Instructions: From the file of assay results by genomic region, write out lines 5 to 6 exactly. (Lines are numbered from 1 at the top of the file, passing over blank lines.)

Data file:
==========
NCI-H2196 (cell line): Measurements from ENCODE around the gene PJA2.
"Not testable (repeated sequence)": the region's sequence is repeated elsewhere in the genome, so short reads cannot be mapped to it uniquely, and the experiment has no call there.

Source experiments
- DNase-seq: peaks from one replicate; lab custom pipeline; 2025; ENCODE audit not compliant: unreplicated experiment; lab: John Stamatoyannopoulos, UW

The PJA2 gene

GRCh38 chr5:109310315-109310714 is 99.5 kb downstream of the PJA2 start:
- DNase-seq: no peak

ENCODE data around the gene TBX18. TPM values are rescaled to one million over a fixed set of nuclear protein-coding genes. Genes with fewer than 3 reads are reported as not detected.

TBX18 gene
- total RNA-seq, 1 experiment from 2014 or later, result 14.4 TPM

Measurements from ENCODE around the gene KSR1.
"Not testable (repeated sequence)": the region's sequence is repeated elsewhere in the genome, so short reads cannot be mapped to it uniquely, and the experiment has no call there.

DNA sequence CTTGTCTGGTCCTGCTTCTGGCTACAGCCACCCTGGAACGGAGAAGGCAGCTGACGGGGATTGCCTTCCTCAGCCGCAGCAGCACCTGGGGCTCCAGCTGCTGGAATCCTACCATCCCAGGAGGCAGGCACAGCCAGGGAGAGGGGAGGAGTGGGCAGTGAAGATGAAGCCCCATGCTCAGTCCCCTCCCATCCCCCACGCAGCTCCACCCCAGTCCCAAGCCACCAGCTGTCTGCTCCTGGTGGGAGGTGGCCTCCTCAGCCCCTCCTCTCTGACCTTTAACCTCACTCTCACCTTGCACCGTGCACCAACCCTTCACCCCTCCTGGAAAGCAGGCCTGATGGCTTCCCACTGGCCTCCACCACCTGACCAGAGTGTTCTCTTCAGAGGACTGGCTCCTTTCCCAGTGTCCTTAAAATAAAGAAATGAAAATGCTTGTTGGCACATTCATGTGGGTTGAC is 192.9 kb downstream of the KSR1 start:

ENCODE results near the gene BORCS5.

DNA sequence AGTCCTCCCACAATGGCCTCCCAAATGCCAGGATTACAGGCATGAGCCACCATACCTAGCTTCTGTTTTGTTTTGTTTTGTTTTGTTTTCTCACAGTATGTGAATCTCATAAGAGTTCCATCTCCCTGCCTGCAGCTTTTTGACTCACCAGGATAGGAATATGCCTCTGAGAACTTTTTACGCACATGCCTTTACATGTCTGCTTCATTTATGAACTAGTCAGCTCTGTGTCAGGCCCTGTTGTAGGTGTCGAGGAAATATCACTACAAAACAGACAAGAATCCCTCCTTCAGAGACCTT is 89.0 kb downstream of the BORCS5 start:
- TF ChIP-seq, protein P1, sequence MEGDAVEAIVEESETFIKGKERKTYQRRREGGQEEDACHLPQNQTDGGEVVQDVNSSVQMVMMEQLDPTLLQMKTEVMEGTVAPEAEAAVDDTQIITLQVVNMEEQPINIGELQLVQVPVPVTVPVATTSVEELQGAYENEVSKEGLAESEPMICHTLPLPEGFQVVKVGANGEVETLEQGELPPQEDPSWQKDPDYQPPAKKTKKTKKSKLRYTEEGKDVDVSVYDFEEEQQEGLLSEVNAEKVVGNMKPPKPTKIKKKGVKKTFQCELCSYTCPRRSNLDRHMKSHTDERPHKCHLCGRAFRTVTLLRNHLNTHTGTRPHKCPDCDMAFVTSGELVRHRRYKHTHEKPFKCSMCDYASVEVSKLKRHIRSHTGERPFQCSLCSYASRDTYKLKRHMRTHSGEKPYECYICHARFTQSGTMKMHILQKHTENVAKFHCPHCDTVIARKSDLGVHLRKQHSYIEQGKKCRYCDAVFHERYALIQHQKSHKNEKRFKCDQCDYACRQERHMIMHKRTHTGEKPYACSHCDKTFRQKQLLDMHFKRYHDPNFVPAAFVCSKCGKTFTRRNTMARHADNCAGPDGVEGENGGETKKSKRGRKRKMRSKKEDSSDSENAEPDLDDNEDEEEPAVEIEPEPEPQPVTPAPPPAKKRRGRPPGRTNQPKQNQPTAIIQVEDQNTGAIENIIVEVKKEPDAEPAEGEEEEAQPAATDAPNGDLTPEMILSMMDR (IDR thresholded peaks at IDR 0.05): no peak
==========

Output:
The PJA2 gene

GRCh38 chr5:109310315-109310714 is 99.5 kb downstream of the PJA2 start: